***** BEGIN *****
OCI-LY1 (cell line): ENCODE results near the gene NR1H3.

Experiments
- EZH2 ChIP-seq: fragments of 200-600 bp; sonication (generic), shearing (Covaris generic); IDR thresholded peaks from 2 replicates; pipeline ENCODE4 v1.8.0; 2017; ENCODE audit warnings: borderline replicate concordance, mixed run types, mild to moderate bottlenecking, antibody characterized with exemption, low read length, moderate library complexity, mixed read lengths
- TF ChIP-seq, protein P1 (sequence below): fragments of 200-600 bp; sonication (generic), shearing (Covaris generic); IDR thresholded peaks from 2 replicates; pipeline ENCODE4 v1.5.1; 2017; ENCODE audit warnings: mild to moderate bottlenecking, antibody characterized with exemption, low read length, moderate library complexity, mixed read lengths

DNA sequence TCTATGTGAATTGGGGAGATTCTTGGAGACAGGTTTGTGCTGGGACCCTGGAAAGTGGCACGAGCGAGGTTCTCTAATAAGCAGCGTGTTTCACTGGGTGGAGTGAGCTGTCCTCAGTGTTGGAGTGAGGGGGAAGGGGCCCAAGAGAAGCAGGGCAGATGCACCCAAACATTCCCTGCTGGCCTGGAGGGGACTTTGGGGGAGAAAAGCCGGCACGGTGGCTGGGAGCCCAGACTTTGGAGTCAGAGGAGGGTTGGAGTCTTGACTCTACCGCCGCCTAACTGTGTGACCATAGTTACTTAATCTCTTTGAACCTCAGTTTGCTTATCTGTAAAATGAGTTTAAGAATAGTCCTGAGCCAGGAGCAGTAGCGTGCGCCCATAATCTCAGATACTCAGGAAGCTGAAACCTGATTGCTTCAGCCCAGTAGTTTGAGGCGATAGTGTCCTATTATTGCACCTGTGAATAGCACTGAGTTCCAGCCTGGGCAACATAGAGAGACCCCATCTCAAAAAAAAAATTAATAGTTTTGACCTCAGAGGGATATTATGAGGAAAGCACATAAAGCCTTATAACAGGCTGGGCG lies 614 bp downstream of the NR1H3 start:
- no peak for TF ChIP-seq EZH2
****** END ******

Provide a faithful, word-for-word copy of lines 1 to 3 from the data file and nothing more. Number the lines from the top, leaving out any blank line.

OCI-LY1 (cell line): ENCODE results near the gene NR1H3.

Experiments
- EZH2 ChIP-seq: fragments of 200-600 bp; sonication (generic), shearing (Covaris generic); IDR thresholded peaks from 2 replicates; pipeline ENCODE4 v1.8.0; 2017; ENCODE audit warnings: borderline replicate concordance, mixed run types, mild to moderate bottlenecking, antibody characterized with exemption, low read length, moderate library complexity, mixed read lengths